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While they are careful not to call it a cure, researchers at Ohio State University believe they may be able to reverse some of the ravages left by Alzheimer’s disease by implanting tiny electrodes in a patient’s brain and then hooking those wires up to a sort of pacemaker.
Scientists believe that deep-brain stimulation could improve symptoms by jump starting networks gunked up by the sticky proteins generated in Alzheimer’s disease.
The disease damages many of the brain’s networks, explained Dr. David Wolk, an assistant professor of neurology at the Perelman School of Medicine at the University of Pennsylvania and assistant director of the Penn Memory Center in Philadelphia. Wolk’s group is just starting to screen patients for a trial similar to the one at Ohio State, although the Penn researchers plan to stimulate a different area of the brain.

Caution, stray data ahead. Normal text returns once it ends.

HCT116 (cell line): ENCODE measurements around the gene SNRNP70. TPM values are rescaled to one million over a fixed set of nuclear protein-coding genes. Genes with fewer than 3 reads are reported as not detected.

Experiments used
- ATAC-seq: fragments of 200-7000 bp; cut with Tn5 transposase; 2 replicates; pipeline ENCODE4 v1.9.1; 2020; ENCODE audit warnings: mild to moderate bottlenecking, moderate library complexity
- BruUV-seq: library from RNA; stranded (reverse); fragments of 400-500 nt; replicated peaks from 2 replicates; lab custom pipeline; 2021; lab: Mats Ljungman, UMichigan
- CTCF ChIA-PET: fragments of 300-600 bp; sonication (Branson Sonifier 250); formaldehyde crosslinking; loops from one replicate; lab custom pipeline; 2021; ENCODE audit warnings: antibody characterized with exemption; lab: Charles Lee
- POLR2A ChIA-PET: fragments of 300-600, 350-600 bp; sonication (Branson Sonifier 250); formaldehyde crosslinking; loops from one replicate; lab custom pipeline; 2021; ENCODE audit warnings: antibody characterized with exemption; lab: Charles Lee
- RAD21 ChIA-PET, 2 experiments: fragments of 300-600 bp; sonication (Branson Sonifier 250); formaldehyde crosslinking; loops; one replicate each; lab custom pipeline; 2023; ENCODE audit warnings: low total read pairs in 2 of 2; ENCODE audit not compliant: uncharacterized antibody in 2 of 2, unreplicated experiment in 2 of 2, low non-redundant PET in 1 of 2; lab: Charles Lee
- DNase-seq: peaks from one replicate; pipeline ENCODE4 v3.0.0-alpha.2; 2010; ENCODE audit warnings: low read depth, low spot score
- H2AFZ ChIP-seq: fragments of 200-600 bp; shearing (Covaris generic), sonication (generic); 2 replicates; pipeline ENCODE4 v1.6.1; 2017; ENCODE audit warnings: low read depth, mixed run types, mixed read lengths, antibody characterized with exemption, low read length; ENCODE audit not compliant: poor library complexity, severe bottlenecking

“The most prominent circuit involved in the disease is the one for memory,” Wolk said. “It’s thought that if we can stimulate that network we can make it perform more effectively.”
Dr. Wolk is leading this deep brain stimulation study, called ADvance, at the Penn Memory Center. For more information and to download a one-page study sheet, view the study posting here: http://pennadc.org/research/penn-memory-center-research.